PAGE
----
When You Hear Hoofbeats Think of a Zebra

When You Hear Hoofbeats Think of a Zebra by Shems FriedlanderGuest Reviewer: Kin Lo

Author: Shems Friedlander
Publisher: Archetype (2006)
Number of Pages: 162
How long it took me to read: 4 weeks
Where I bought this book: Amazon.co.uk
ISBN: 0939214067

Like a Moth to a Flame

Someone had recommended the book to me many years ago and I finally got round to buying it. In fact, I was told that, ‘if there was one book you must read, it has to be When You Hear Hoofbeats.’ I stored the title at the back of my mind, until I got fed up of reading lots of scholarly books and journals on Islam. They never satiated my curiosity on Sufi Islam and so I finally decided to give the book a go. The interesting title ignited my curiosity and having read several positive reviews, I thought I would see what I made of it myself. I was intrigued to find out more about what Friedlander had written about the Sufi tradition, not having much idea about it myself, despite having many friends who consider themselves Sufi.

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Favorite Five

I propose that the top 5 quotes from this book are:

5. “It’s not necessary to look for miracles outside ourselves.” (p.52)

4. “And for those who could never have enough of big houses and acres of land, one day they will have to be satisfied with six feet of earth.” (p.4)

3. “You must want more for your brother than you want for yourself, and, more important, before you want it for yourself.” (p.77)

2. “We are not just something that happened; each of us is a miracle. If we understood this, we would not take ourselves for granted.” (p.1)

…and my pick for the No.1 quote is…

1. “We have to become like the boat of Noah, so that anyone who comes near us, anyone who touches us, can be helped.” (p.104)

Conversation with the Reader

While I read, I write, and as I write, I read. Here’s some of what I wrote while I read this book:

“Before giving the book a chance, I thought it would be one of those overrated titles that wouldn’t live up to the hype. However, with its simple truths, I have found this book to be so profound. For example, you realise how we fail to value time and its importance. I find myself stepping back, taking a moment, and reflecting on the present, rather than on what I am to do next. Friedlander highlights our very human desire to rush every single thing that we do and how pointless this is.

“I also find myself thinking more about the reasons and consequences behind my words and my actions; we can choose how we respond to the events in our lives; we just need to take a moment to make that choice. For instance, at one point in the book, Friedlander talks about how we should be grateful, rather than angry or resentful, when we wake up each morning. The very act of waking from one’s sleep is, to Friedlander, a miracle—and one that the reader should also revel in. I can feel myself changing in the way I see the world around me; I’m grateful for what I have. Often, Friedlander addresses the reader directly, urging her to sit in a different spot from the one she would usually sit in, thus looking at the room from a different angle. It was in these moments that I realised how true Friedlander’s words were—humans are creatures of strange habits and I felt Friedlander urging me to instigate the process of change, no matter how simple it may seem at first.”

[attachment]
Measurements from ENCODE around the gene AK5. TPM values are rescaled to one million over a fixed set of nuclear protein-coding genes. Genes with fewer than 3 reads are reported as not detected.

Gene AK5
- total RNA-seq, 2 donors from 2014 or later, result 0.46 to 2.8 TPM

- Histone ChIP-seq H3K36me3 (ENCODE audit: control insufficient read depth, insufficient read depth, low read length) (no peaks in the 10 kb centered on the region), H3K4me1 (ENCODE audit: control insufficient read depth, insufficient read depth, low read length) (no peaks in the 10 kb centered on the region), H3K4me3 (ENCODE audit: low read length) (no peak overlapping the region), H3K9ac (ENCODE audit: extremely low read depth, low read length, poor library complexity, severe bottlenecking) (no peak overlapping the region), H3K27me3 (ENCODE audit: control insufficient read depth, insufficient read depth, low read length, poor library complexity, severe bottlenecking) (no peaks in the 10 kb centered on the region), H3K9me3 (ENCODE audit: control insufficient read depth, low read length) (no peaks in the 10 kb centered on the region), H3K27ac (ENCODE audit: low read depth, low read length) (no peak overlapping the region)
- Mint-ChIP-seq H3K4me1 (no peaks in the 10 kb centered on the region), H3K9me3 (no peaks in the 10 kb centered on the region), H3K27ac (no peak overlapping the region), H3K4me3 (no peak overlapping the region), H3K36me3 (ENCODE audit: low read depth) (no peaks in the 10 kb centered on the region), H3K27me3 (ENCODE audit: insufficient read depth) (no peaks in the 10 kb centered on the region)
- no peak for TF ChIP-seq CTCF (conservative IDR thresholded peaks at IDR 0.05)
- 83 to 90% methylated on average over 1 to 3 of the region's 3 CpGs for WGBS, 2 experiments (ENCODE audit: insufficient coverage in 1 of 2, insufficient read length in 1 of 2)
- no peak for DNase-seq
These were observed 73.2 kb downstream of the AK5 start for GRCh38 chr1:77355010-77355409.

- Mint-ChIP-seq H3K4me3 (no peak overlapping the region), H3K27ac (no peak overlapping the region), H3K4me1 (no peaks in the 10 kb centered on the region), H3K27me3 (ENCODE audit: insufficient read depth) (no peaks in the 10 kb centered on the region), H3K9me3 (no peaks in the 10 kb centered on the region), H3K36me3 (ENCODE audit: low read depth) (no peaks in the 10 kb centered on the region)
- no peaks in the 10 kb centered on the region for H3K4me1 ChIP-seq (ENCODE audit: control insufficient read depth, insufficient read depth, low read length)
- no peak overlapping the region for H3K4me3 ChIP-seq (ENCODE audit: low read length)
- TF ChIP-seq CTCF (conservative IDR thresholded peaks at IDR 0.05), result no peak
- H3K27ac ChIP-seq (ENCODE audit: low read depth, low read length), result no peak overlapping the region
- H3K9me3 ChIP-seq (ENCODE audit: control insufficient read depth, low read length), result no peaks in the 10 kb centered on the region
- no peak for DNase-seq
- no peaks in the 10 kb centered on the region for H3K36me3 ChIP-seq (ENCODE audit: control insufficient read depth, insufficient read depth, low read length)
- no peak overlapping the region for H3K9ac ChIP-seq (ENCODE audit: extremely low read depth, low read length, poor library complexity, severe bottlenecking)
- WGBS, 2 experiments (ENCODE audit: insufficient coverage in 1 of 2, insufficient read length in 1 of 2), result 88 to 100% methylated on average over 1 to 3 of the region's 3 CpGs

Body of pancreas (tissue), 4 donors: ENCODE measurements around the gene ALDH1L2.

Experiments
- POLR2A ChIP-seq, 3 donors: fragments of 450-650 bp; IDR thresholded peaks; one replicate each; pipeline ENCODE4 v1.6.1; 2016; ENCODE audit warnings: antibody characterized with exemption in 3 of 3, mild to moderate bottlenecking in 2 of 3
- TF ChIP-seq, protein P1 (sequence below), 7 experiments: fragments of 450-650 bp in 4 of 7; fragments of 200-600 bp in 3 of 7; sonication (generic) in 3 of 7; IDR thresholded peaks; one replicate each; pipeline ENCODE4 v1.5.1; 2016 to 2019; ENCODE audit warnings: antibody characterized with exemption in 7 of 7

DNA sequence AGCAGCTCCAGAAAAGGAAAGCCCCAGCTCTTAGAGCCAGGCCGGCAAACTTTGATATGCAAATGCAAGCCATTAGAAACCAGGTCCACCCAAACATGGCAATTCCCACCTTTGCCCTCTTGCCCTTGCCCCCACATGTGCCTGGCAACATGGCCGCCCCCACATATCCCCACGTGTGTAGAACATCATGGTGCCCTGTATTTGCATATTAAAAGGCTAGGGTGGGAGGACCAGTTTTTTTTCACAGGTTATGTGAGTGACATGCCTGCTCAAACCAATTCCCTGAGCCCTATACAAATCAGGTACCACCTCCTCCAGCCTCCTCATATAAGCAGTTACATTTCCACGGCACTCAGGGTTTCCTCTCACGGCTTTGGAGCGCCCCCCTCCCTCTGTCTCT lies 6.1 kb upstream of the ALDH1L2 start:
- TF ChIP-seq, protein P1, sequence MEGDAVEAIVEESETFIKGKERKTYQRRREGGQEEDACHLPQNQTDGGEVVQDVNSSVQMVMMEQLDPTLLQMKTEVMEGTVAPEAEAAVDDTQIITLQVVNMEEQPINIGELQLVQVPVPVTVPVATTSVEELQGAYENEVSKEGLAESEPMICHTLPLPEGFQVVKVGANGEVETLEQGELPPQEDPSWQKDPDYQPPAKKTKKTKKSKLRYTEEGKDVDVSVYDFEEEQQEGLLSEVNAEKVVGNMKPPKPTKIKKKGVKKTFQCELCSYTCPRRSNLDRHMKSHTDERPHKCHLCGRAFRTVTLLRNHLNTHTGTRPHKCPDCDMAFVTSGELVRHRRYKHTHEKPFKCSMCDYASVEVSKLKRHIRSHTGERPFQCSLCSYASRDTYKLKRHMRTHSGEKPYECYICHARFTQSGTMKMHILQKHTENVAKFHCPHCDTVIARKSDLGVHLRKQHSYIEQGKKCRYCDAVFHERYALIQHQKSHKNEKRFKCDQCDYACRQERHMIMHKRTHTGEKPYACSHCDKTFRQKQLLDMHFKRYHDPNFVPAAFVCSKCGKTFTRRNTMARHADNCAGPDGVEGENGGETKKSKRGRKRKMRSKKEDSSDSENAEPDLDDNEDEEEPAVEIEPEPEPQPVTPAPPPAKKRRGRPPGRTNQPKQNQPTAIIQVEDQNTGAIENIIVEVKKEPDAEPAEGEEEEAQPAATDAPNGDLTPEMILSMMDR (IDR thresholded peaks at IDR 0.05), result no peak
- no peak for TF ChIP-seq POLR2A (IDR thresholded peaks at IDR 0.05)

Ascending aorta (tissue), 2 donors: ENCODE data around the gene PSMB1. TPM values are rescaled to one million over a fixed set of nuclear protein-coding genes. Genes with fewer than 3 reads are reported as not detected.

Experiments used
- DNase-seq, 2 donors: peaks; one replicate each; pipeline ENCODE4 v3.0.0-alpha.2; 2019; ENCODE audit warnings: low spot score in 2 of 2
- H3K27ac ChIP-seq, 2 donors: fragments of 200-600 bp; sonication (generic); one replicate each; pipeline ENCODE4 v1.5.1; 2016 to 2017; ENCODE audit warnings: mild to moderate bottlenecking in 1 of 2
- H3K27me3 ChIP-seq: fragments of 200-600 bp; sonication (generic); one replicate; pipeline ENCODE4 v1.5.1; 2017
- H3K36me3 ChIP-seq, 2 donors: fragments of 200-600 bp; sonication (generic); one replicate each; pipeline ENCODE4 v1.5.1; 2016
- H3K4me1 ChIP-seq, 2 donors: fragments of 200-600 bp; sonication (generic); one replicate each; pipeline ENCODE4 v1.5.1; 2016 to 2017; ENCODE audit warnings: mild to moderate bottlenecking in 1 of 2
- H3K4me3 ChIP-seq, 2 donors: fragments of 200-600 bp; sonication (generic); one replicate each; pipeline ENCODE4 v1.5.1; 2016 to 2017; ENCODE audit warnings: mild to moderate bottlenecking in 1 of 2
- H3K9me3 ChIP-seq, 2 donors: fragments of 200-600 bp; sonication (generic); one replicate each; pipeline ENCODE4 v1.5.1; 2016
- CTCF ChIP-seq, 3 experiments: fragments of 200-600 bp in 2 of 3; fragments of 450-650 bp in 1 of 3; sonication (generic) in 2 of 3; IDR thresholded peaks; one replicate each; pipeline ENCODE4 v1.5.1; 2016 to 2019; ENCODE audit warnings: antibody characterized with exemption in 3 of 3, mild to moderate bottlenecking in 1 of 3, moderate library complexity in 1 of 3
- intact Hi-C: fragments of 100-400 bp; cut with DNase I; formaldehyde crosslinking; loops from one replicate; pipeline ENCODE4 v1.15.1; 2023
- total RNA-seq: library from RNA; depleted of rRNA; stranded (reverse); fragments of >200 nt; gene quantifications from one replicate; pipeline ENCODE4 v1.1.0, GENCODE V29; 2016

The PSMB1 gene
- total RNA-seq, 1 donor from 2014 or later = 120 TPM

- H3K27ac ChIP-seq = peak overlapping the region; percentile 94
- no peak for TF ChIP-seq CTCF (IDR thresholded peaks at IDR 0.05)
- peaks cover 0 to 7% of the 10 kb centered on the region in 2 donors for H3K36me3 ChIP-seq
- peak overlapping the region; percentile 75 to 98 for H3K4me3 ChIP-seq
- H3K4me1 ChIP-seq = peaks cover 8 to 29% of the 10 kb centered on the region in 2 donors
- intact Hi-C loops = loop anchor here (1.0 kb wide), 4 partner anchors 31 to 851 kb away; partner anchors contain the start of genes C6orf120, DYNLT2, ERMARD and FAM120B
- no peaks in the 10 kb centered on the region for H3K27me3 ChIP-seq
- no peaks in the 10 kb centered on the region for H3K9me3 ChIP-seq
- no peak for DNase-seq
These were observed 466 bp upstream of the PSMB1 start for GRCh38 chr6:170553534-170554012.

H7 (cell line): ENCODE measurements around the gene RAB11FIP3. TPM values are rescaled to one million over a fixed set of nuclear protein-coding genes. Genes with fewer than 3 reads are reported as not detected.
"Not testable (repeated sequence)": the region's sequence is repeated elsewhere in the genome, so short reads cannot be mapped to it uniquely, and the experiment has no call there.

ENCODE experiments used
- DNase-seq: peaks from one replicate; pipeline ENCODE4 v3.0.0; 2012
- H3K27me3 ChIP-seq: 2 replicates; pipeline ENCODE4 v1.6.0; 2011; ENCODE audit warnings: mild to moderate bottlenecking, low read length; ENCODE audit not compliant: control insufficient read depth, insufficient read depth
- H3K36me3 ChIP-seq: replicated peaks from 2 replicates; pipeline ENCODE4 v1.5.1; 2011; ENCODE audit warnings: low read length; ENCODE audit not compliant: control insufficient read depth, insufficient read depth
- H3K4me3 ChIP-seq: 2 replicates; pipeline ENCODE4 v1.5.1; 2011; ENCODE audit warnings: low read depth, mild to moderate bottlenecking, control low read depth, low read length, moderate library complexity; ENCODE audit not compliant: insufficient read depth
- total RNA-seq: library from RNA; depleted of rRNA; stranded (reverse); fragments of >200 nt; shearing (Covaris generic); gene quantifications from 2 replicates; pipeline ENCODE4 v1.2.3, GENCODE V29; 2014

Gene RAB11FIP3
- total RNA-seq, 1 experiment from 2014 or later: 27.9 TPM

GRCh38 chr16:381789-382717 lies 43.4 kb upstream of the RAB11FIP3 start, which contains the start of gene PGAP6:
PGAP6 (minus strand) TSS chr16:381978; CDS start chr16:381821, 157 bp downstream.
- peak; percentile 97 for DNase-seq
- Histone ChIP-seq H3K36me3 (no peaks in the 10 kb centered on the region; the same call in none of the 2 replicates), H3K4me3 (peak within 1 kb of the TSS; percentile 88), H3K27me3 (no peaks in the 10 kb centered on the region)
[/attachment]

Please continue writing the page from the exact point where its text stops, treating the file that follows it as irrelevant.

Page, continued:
“The book has made me realise that valuing yourself is just as important as valuing others. It highlights the importance of loving the Creator’s creations and how this demonstrates the best in each of us. It’s all about realising the qualities that we have and how we can cultivate them for the benefit of everyone. After having read the book, I have actively tried to do this through forgiveness, honesty and treating others with more kindness. This may all sound very cliché, but it’s the way Friedlander composes his words that have such an impact on the reader. There is a sense of ancient wisdom in Friedlander’s words. He is able to weave Sufi wisdom and stories together, in a concise manner, making it understandable to those outside of the tradition. It gives a clear insight into the practices and beliefs of the Sufi tradition and the meanings behind them.”

“The Sufi stories add a different dimension to the messages Friedlander is trying to convey about how we should treat others and how we can develop ourselves. You don’t need to be religious or spiritual at all to enjoy this book. I found myself talking about the book and recommending it to all my friends, regardless of their spiritual standing. I have also come to realise why so many people are attracted to the Sufi tradition (although there are different Orders, the basic principles are the same). At the heart of being a Sufi is the quest for God, and this quest can take many different forms yet none take you away from the physical world completely. Rather, you have to remain very much a part of the world in order to find God, by interacting with others. The main lesson I have learnt from Friedlander is that this quest is universal and open to all—you do not have to be a Sufi, or adopt any label for that matter. Rather, the only thing that is required of you is you. Such a lesson has been a profound one for me and one that was so easy to understand once I read this book.”

1 Comment

  1. Teta Bombardieri says:

    As a message of this Easter, I want to try to apply : “You must want more for your brother than you want for yourself, and more important, before you want it for yourself” ….

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